Last fall I spoke with then-AAdvantage President Suzanne Rubin and suggested that with their higher award pricing (since March 22), they could loosen their routing rules somewhat. She indicated they were looking at that.
And it appears they’ve started to because back in April they started to allow flying Cathay Pacific or American Airlines to Hong Kong, and travel beyond to India and the surrounding region on Cathay Pacific, as a single award — instead of requiring you to fly via the Atlantic.
Now they’ve loosened this further, allowing you to fly between North America and the Indian Subcontinent via the Pacific if you take American or Cathay Pacific to Hong Kong and then any of Cathay Pacific, Jet Airways, or SriLankan beyond Hong Kong.
American does not publish its award routing rules. The value of a mileage redemption program is a combination of:
- The cost of an award (miles, money)
- Award routing rules (what flights can be combined together to construct an award).
Since so much of the AAdvantage award rules are unpublished, I wrote the Ultimate Guide to Booking Award Tickets Using American Miles.
Award routing rules determine whether you can connect in Europe when flying from the US to Asia, or in Asia between the US and India. Liberal routing rules let you make the most of scarce award space. American’s rules are stringent. You have to follow the published routing rules of the primary overwater carrier on your itinerary and you cannot touch a third region when traveling between two regions unless there’s a specific exception in place.
And indeed this is an improvementon one of their rules.
Here’s the April language:
Transpacific travel to the Indian Subcontinent permitted only via Hong Kong on Cathay Pacific or American Airlines. Travel on other partners to the Indian Subcontinent is Transatlantic only.
Here’s the new language:
Transpacific travel to the Indian Subcontinent permitted via Hong Kong only. Travel for the transpacific sector to Hong Kong is permitted only on Cathay Pacific or American Airlines. Travel from Hong Kong to the Indian Subcontinent permitted on Cathay Pacific, SriLankan and Jet Airways. Travel on other partners to the Indian Subcontinent is transatlantic only.
Cathay Pacific First Class Seat
Cathay Pacific Business Class Seat
These awards used to have to go via the Atlantic. That meant available Cathay flights were off limits, making the awards harder to get. And it often meant more flying. From the West Coast of the US to India it can actually be slightly shorter to travel via the Pacific. American AAdvantage effectively forced you into a bit of extra flying.
With the addition of Cathay Pacific routes via Hong Kong in April, that opened up transpacific travel to:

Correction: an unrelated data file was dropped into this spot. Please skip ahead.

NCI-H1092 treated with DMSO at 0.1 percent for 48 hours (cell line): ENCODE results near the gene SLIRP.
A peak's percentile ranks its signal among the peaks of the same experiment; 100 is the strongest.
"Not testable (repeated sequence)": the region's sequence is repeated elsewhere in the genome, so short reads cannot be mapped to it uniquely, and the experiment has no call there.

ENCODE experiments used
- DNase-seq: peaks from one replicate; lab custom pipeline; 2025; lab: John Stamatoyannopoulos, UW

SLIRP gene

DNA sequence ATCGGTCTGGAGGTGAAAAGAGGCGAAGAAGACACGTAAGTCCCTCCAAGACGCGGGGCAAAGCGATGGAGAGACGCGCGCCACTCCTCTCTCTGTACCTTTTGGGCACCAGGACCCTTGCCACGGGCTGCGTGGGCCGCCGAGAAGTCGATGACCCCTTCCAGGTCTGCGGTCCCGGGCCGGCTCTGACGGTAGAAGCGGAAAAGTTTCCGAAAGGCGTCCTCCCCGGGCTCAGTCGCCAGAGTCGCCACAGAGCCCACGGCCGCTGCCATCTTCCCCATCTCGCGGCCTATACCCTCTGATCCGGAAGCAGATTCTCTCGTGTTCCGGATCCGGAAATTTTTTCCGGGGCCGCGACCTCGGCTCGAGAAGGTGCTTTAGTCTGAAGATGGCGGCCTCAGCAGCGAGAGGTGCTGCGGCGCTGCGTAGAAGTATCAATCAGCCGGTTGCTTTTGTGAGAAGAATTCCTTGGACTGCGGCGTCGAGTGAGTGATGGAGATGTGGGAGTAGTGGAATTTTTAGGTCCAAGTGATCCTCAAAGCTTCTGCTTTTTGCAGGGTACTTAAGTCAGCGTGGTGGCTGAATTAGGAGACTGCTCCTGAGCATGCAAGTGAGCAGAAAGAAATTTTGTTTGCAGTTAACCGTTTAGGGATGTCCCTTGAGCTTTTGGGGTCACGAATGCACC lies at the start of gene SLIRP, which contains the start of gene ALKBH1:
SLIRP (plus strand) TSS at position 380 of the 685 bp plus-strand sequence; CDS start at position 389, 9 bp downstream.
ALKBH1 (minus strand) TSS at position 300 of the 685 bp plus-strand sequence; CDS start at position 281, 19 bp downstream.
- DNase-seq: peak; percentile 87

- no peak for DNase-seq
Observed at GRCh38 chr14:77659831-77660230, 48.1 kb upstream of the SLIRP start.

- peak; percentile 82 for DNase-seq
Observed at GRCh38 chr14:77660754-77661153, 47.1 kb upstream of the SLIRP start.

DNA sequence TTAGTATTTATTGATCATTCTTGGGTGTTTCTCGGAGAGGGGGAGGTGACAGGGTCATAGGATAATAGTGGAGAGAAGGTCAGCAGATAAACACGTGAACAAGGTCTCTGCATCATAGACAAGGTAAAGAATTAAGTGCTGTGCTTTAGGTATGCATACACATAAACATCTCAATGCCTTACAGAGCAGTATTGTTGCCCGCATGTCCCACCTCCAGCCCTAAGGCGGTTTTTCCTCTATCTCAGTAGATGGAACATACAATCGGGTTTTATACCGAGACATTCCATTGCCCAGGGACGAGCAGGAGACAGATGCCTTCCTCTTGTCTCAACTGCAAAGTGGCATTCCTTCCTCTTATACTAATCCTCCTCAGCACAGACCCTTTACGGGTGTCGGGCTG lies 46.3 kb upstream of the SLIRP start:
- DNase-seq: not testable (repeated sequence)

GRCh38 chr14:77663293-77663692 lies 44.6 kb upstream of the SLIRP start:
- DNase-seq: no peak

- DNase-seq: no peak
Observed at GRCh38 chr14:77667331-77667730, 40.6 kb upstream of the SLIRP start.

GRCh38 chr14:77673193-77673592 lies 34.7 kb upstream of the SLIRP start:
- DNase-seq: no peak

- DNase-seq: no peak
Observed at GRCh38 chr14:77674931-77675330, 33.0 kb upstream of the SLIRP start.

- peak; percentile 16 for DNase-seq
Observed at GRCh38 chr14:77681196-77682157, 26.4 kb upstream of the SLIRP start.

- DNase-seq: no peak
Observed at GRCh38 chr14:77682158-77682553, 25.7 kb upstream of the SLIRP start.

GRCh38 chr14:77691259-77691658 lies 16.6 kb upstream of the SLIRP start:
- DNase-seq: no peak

- India (Delhi, Mumbai, Chennai, Bengaluru, Hyderabad, and assuming Dragonair is treated as Cathay Pacific under this rule Kolkata as well)
- Kathmandu, Nepal
- Colombo, Sri Lanka
- Dhaka, Bangladesh (again assuming Dragonair is treated as Cathay Pacific which it should be)
- Male, Maldives
The addition of SriLankan and Jet Airways beyond Hong Kong doesn’t open new destinations, but allows you to fly to existing destinations on more flights. Jet Airways flies from Hong Kong to Delhi and Mumbia, and SriLankan flies to Colombo.
It’s somewhat strange that this exception precludes travel on American’s joint venture partner Japan Airlines. So you cannot fly JAL to Tokyo and on to Hong Kong and then Cathay, SriLankan, or Jet beyond. This is especially interesting in light of allowing Jet Airways routings — since Jet isn’t a part of the oneworld alliance, and is instead an Etihad Airways equity partner.
American’s award pricing between the US and Indian Subcontinent is:
- 40,000 miles each way for economy
- 70,000 miles each way for business
- 115,000 miles each way for first
Now American needs to:
- Loosen up travel between the US and Asia, allowing routings via the Atlantic — because East Coast to Southeast Asia via the Atlantic isn’t farther than flying via the Pacific but it would open up a lot of possibilities for award travel.
- Eliminate the ‘third region rule’ which prevents you from connecting in a region other than your starting or ending region unless there’s a specific exception made.
American’s routing limitations are completely duplicative and draconian when AAdvantage also makes you fly only on published routings. The published routing rule makes awards as restrictive as paid tickets. Layering on the third region rule and transatlantic/transpaciifc crossing rule makes awards far more restrictive than paid tickets, disallowing simple routings on points that would be permitted on paid travel.
All this does is limit the ability of members to secure award travel in the most efficient means possible. So it is very good to at least see American relaxing routing requirements ever so slightly.